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Am J Respir Crit Care Med. 1999 Oct;160(4):1361-5.

Pulmonary infiltrates after cytokine therapy for stem cell transplantation. Massive deposition of eosinophil major basic protein detected by immunohistochemistry.

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Division of Pulmonary and Critical Care, The Johns Hopkins University School of Medicine, Baltimore, Maryland, USA.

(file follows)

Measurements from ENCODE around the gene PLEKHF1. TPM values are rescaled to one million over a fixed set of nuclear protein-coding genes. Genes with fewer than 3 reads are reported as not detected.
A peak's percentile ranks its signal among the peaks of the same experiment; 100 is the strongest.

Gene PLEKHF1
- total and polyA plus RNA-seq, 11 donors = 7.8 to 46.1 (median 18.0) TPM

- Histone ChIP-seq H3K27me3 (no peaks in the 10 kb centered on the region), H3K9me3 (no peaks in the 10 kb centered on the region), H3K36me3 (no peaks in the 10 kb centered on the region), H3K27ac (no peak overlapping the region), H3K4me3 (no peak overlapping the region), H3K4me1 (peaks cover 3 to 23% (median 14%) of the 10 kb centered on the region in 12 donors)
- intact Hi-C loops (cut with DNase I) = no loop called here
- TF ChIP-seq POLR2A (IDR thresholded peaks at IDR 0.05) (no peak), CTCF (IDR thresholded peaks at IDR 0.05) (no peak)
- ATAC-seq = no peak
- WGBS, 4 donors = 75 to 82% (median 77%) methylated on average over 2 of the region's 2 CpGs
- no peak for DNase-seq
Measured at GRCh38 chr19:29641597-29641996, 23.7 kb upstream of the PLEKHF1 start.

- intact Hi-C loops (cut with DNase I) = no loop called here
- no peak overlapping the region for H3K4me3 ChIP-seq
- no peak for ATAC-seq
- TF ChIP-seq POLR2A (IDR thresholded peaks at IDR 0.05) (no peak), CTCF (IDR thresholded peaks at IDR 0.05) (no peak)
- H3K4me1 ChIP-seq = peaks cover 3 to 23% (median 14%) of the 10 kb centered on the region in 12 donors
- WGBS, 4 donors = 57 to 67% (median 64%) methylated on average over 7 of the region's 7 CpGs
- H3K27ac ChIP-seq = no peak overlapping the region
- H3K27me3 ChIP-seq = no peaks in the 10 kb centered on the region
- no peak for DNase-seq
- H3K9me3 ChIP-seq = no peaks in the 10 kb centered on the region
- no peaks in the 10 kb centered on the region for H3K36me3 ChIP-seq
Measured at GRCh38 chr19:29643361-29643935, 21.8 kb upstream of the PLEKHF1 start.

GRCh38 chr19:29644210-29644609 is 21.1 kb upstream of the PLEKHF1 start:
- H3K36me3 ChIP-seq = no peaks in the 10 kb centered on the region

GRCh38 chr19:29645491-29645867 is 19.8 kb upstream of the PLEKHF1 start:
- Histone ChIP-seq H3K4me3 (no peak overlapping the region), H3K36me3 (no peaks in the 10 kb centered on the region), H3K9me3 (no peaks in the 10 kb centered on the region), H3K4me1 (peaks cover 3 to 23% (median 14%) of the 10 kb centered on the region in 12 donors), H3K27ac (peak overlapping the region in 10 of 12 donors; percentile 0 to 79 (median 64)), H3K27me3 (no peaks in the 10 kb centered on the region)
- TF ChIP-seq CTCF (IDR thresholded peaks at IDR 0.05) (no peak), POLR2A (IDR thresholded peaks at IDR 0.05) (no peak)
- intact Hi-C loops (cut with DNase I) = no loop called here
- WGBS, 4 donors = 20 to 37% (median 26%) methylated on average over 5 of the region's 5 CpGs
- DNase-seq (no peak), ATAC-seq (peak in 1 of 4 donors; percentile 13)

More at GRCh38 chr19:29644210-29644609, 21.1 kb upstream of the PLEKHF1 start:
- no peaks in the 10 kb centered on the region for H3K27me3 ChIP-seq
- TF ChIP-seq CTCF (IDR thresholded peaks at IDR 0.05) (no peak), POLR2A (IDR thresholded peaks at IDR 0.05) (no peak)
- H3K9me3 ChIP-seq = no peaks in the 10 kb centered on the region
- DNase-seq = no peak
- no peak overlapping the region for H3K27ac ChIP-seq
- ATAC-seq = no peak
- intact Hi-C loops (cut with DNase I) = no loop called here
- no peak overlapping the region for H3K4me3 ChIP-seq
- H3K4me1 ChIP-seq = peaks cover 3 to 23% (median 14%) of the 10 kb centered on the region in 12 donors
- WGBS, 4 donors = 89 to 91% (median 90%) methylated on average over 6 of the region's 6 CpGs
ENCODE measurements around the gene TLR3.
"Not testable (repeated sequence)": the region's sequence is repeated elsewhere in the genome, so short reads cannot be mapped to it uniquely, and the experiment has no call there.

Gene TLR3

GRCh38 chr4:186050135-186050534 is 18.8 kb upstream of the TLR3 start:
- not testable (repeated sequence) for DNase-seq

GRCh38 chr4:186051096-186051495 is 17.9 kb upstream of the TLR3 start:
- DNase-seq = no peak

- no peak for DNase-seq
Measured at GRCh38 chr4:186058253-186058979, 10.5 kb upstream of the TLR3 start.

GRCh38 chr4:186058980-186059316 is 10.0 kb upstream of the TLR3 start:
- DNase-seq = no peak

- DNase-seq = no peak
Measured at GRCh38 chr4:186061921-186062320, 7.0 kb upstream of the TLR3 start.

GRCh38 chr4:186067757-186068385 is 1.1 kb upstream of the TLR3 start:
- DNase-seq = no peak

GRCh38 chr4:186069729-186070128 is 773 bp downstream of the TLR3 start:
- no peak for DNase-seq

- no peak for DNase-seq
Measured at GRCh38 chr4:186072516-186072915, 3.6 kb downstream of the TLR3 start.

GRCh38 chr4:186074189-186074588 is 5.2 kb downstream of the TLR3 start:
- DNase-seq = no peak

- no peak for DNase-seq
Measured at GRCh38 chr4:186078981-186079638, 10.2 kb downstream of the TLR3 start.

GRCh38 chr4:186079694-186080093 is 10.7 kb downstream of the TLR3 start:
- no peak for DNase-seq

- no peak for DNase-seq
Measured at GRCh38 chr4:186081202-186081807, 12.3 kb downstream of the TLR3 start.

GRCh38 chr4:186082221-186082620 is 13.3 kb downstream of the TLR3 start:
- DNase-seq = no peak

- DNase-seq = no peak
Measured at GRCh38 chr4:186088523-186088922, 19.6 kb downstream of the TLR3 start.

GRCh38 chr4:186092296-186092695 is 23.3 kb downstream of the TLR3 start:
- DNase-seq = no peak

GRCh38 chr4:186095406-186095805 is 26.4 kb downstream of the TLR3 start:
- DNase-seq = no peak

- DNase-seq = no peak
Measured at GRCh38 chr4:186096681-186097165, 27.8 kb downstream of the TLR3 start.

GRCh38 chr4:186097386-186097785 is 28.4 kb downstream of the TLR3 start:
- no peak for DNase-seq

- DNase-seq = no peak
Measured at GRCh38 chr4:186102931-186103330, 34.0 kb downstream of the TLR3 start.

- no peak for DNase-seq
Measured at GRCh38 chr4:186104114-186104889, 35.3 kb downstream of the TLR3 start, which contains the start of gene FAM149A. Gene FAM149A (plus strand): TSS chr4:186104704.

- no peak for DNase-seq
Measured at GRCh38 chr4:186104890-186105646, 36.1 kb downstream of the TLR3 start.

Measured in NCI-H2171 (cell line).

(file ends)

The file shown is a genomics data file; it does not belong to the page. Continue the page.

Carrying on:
Interleukin-2 (IL-2), a product of activated T-cells, is now being used in a number of protocols for cancer immunotherapy. In one stem cell transplantation protocol for breast cancer, IL-2 is used together with interferon-gamma (IFN-gamma) and cyclosporine to stimulate a graft-versus-tumor response and improve the likelihood of a prolonged remission. We present the case of a patient who developed peripheral eosinophilia, perihilar infiltrates, and hypoxemia after autologous stem cell transplantation and the use of recombinant IL-2 and IFN-gamma. Histologic analysis of transbronchial lung biopsies demonstrated a few eosinophils within the bronchial submucosa. Immunostaining using antibodies directed against eosinophil major basic protein (MBP), however, revealed massive extracellular deposition of this toxic granule protein throughout the lung parenchyma. IL-2 therapy is well known to induce a peripheral eosinophilia and to be associated with the capillary leak syndrome characterized by weight gain, edema, and oliguria. The findings noted in this case report suggest that the eosinophil activation that accompanies immunologic therapy with IL-2 can result in direct toxicity to the lung and a localized vascular leak syndrome. This syndrome should be considered in the differential diagnosis of pulmonary infiltrates that occur acutely after bone marrow transplantation with cytokine augmentation.

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